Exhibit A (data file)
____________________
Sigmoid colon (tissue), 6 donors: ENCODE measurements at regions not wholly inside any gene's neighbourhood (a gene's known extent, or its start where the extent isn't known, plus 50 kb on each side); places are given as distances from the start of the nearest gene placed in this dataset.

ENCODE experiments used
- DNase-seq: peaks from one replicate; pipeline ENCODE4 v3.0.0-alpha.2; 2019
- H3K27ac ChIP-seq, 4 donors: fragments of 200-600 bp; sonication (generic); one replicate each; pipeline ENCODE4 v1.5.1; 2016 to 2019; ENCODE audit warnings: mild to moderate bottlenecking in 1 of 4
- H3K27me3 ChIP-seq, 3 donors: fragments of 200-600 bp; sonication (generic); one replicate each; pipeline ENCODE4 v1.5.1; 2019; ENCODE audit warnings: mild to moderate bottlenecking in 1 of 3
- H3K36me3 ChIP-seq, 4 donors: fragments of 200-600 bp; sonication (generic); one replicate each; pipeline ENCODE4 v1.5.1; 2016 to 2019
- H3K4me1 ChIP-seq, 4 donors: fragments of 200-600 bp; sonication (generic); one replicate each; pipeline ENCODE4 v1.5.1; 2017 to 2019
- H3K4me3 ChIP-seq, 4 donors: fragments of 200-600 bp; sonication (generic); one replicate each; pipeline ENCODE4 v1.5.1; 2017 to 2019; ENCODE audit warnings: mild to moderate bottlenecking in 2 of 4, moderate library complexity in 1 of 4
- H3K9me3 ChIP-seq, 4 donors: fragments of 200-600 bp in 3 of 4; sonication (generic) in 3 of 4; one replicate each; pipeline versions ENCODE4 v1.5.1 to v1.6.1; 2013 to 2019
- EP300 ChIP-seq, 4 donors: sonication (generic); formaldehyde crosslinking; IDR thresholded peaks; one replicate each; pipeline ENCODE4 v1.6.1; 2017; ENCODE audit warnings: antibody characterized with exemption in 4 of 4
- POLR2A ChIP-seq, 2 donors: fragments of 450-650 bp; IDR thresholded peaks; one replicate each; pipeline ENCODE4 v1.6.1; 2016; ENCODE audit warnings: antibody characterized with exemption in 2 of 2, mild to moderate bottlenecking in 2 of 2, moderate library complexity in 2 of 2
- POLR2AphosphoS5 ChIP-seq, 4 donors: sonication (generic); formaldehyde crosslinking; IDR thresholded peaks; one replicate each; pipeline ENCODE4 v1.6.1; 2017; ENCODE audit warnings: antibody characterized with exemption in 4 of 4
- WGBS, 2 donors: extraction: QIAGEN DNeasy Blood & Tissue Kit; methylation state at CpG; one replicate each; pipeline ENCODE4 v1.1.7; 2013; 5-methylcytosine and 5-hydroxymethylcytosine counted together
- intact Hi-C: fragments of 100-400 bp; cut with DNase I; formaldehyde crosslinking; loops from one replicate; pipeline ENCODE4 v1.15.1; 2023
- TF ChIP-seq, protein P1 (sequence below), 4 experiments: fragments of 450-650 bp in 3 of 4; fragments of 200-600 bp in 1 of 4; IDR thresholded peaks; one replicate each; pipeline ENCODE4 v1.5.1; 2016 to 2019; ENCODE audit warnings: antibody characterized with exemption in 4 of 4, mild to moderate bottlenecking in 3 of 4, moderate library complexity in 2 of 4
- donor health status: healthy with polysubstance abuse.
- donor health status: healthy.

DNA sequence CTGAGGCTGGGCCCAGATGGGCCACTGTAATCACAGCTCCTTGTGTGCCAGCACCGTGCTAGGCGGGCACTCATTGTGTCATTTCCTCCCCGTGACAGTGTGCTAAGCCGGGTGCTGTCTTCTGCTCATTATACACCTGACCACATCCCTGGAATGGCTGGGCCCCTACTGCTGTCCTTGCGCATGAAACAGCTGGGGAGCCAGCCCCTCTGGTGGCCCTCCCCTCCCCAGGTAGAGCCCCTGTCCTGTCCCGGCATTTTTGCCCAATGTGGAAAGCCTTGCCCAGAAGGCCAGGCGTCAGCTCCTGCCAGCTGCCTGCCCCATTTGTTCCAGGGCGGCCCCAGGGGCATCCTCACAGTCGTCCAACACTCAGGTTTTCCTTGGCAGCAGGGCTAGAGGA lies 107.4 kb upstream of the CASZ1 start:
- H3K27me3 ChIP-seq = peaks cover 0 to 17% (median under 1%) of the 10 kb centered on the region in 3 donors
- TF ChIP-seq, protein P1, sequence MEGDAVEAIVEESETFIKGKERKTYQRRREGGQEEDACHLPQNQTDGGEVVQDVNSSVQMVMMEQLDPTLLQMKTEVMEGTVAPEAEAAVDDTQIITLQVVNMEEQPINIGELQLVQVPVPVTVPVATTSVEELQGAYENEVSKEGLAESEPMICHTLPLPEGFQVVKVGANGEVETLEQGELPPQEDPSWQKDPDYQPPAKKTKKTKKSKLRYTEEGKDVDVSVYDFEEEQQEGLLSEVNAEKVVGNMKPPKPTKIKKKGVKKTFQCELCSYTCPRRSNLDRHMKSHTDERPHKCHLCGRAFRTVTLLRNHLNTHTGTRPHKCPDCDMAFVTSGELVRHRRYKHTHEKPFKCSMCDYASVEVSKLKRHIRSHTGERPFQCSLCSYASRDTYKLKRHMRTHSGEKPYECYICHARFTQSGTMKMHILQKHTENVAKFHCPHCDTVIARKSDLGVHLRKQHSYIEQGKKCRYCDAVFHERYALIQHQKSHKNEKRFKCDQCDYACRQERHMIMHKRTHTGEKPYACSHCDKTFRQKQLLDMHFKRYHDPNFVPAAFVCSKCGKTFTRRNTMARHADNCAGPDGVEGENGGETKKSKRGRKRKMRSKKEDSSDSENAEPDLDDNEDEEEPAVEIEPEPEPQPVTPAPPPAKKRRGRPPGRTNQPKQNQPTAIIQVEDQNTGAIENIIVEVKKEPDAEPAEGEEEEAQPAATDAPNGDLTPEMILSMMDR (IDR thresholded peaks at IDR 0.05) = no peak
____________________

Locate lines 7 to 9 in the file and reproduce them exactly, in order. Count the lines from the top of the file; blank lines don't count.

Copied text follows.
- H3K4me1 ChIP-seq, 4 donors: fragments of 200-600 bp; sonication (generic); one replicate each; pipeline ENCODE4 v1.5.1; 2017 to 2019
- H3K4me3 ChIP-seq, 4 donors: fragments of 200-600 bp; sonication (generic); one replicate each; pipeline ENCODE4 v1.5.1; 2017 to 2019; ENCODE audit warnings: mild to moderate bottlenecking in 2 of 4, moderate library complexity in 1 of 4
- H3K9me3 ChIP-seq, 4 donors: fragments of 200-600 bp in 3 of 4; sonication (generic) in 3 of 4; one replicate each; pipeline versions ENCODE4 v1.5.1 to v1.6.1; 2013 to 2019